Just recently I was privileged to have a short holiday with my friends Brian & Alora from Soul Fire Spirit Journey Sailing Adventures, aboard a catamaran in the beautiful Hervey Bay, touring along the pristine Fraser Island, laying in the sun, communing with the most magnificent whales, swimming in the ocean – and eating the most amazing food.
Throughout my adult life (from the age of 15 actually) I have experimented with food and how it makes me feel. Out of a sense of curiosity first, then as a drive to see how healthy I could be – until a passion for healing blossomed that led me to investigate and explore the many facets of healing and ultimately study to become a naturopath. During that time I tested out pretty much every type of healing diet known to man – Chinese medicine, Ayurvedic medicine, raw food, macrobiotic, blood type, paleo, Weston A Price, vegetarian, vegan, pescetarian – I even did some time where I ate ceviche and carpaccio (raw fish and beef) – all in the name of finding the ultimate program for healing.
The one thing that all of these programs have in common, is that they all use whole foods for healing – whether some are cooked or not, whether there are small amounts of animal products or not – they all have a lot in common, and that is that they shun processed, packaged and fake foods, and embrace a whole foods lifestyle. Which is why they all get positive results for different people at different times. One of my favourites of course, is the raw vegan program for detoxification – however, it is not necessarily a rebuilding program and that is where I like to mix it up a little following a cleanse. If you are healing from a terminal illness or some other severe chronic illness, I have witness the miracles that occur with the raw vegan protocol. Within that program we can also bring in elements from other healing regimes, such as raw warming foods and herbs from Chinese or Ayurvedic medicine, to complement and expand into those principles, whilst still adhering to the raw detox.
On the boat, I had the opportunity to be catered for by Ayurvedic practitioner and chef, Lorien Waldron of Wholesome Loving Goodness. Having just come off hosting three of my eight day Embracing Life! Detox, Healing & Raw Food Retreats within six weeks, I needed to just rest and be nourished, which is exactly what happened. I took off my raw hat, and totally enjoyed immersing in the cooked Ayurvedic food that Lorien lovingly created. And it was a revelation. Having been mainly raw (those who know me, know that I choose not to subscribe to a 100% anything mind-set), my body thrived on the whole, warming foods provided during the duration of the whale adventure.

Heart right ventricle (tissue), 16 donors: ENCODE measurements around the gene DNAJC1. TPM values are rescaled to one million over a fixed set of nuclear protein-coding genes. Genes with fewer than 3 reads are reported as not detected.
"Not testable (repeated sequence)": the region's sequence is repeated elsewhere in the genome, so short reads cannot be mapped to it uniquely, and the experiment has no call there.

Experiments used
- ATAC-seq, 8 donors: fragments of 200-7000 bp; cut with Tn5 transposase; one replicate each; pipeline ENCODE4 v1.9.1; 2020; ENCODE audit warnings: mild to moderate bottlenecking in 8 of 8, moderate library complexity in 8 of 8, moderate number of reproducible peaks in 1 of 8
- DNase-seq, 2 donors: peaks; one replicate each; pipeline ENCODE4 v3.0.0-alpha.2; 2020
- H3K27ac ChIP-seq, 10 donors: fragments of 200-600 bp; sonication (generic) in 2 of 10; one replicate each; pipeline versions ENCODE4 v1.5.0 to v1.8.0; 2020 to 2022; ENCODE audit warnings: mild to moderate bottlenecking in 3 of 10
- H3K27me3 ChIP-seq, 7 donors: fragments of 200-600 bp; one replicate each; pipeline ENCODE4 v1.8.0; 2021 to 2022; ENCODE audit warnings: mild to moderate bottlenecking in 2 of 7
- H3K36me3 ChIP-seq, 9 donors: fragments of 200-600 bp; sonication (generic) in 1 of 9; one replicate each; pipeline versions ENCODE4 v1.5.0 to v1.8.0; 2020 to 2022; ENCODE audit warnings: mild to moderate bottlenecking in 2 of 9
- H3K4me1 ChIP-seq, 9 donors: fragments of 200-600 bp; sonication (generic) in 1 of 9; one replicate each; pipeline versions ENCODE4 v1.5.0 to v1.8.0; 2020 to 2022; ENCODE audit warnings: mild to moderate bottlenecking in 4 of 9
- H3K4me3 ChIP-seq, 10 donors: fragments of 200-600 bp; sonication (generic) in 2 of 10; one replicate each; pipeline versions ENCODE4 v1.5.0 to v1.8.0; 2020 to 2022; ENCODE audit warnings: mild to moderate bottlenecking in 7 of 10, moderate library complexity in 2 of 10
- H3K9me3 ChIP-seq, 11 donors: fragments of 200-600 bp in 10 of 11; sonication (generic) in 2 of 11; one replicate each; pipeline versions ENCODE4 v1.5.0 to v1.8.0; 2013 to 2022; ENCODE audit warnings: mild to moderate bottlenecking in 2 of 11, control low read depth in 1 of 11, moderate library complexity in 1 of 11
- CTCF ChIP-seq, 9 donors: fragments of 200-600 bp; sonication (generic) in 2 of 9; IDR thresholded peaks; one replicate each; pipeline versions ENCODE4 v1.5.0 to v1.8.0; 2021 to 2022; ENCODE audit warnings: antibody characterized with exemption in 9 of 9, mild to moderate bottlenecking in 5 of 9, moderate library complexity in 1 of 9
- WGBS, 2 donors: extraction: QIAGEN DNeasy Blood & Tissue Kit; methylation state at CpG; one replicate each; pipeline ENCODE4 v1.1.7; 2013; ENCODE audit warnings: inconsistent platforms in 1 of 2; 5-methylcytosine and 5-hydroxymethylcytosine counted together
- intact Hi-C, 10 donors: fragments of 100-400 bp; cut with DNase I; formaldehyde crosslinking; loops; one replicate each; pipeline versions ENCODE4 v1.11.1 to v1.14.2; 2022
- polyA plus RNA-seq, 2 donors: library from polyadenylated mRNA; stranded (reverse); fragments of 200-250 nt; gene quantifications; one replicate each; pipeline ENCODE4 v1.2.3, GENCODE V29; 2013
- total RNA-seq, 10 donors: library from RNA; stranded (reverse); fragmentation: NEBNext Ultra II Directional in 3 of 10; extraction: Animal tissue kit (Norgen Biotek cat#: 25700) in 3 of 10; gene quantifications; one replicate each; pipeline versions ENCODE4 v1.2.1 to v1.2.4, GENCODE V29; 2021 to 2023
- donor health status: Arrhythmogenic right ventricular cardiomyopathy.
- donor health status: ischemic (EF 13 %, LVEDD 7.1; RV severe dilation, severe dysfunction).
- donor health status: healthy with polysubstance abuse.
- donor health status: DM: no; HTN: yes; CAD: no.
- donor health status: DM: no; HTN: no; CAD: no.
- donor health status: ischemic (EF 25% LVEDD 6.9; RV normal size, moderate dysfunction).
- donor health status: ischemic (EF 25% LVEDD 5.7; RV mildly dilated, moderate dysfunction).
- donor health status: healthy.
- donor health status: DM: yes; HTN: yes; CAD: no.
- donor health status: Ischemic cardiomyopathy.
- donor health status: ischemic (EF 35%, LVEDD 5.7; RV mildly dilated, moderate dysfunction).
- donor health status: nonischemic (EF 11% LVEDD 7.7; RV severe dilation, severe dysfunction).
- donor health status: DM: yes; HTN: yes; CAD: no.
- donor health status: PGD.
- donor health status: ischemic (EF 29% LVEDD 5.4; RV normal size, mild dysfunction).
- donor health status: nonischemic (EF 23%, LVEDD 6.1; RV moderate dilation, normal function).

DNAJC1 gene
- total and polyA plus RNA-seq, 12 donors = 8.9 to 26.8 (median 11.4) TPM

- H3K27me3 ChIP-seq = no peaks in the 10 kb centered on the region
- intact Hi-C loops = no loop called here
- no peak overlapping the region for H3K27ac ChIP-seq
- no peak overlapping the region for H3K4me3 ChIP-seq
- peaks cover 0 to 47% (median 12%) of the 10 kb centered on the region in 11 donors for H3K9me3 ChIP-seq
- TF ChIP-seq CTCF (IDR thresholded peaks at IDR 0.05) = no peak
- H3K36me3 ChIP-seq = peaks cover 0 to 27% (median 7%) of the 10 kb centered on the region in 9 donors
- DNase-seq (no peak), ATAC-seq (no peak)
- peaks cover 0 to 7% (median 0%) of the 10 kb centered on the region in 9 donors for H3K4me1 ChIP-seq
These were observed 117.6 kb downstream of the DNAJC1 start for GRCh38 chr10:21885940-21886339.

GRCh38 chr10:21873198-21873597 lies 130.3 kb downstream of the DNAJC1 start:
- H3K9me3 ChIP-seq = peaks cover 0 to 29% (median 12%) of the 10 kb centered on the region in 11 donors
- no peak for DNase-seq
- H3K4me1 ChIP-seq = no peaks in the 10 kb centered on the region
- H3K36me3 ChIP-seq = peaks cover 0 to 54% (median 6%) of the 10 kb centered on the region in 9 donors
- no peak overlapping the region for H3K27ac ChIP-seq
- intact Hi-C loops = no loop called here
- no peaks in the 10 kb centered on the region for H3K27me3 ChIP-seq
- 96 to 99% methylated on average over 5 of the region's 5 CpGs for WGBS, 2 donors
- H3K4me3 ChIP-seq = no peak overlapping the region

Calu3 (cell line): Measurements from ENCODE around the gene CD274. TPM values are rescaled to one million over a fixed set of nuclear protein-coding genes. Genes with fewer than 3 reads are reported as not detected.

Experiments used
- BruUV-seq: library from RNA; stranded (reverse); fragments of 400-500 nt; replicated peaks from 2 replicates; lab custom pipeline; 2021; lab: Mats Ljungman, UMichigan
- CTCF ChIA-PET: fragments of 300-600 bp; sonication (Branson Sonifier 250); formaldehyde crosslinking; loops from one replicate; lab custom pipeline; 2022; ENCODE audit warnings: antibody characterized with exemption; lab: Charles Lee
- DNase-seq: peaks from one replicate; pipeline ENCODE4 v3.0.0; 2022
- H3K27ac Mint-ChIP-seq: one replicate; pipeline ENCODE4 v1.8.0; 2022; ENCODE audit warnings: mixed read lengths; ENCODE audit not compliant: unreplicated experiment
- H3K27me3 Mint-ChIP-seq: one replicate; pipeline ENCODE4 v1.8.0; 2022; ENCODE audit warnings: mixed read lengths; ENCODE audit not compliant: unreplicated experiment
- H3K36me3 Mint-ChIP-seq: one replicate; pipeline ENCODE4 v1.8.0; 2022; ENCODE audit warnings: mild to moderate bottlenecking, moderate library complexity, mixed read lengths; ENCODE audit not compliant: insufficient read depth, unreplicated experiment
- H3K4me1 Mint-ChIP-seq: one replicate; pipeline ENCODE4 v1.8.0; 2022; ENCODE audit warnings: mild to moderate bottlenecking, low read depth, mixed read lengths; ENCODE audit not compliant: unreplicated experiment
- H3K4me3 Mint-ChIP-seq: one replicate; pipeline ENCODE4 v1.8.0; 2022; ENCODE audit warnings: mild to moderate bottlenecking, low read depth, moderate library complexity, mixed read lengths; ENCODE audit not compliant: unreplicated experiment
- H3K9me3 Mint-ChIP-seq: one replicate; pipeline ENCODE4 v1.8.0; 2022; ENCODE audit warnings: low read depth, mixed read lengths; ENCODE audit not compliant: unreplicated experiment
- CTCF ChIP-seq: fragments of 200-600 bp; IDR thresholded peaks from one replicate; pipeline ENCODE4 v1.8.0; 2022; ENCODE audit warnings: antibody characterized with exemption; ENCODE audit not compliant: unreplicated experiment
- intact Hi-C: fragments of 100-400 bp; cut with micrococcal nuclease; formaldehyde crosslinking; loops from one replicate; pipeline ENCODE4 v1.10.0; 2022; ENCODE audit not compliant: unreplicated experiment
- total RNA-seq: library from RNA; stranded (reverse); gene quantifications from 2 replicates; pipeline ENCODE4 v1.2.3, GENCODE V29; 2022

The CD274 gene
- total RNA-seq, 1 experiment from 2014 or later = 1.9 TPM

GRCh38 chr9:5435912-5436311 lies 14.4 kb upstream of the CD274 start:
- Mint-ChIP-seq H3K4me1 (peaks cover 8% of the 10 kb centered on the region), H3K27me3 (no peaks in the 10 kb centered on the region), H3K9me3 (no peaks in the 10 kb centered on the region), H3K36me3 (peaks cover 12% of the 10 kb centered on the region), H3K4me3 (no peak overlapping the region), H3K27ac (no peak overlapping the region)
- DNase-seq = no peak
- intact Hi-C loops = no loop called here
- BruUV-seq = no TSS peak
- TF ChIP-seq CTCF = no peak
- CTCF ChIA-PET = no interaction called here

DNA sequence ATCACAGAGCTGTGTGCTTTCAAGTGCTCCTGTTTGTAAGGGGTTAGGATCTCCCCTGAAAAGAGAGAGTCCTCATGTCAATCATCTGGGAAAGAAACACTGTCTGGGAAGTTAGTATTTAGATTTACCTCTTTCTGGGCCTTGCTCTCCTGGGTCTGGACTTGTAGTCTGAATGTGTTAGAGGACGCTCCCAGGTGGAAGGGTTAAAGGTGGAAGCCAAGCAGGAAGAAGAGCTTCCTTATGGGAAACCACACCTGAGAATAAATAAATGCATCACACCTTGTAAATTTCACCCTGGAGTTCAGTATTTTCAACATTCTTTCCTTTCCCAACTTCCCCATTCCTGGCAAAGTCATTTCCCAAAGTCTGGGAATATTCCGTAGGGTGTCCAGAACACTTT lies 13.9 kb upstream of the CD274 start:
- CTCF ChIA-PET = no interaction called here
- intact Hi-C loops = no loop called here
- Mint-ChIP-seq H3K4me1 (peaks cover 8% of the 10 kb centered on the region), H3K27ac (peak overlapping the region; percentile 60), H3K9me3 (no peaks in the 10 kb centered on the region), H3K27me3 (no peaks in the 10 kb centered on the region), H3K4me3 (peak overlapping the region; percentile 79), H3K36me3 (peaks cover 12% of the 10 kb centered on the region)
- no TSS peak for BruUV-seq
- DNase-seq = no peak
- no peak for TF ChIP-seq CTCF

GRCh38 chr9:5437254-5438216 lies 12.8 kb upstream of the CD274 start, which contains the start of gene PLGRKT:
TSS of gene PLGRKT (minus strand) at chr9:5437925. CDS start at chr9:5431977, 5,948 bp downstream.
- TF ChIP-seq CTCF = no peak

Having adrenal and thyroid disorders, my body is carrying more weight and fluid than I find ideal, and Ange, who assists me at the retreats and is well-versed in Chinese medicine, and Lesly, an amazing colonic practitioner I had some healings with in Bali, have been urging me for quite a while to increase my warming foods to “burn out” the cold and damp in my body. Being incredibly busy, I kind of let that slide, even though I knew they were right – being busy meant that I kept into a routine with my foods, not having the time or energy to think outside my habits, which although good, were not necessarily taking my healing to another level.
However, being in the space where Lorien created warming dishes for us three times a day, plus teas and snacks, (a mixture of raw and cooked wholefoods) I did notice a marked difference in how I felt. Yes, it was also resting, being on a boat, being near the magnificent whales and taking time out to focus on myself, but I know my body very well, and the warming herbs and spices did have a very positive effect on me physically.
If you are committed to being raw vegan, great, but don’t throw out the principles of Ayurvedic and Chinese medicine as well. Bringing in warming foods such as your root vegetables, beetroot, sweet potato, pumpkin and carrots; herbs such as ginger, garlic, cayenne, cumin, cardamom, coriander and peppers, can bring that fire and heat into your raw food diet. And if you are open to mixing some cooked with your whole foods, then exploring Ayurveda with it’s quinoa, brown rice and lentil dishes can be a revelation in your dietary experience.
I like to keep open-minded when it comes to food and healing regimes, as long as the program is using organic whole foods and is mainly vegetarian – do you stick by hard and fast 100% rules, or are you open to experimentation?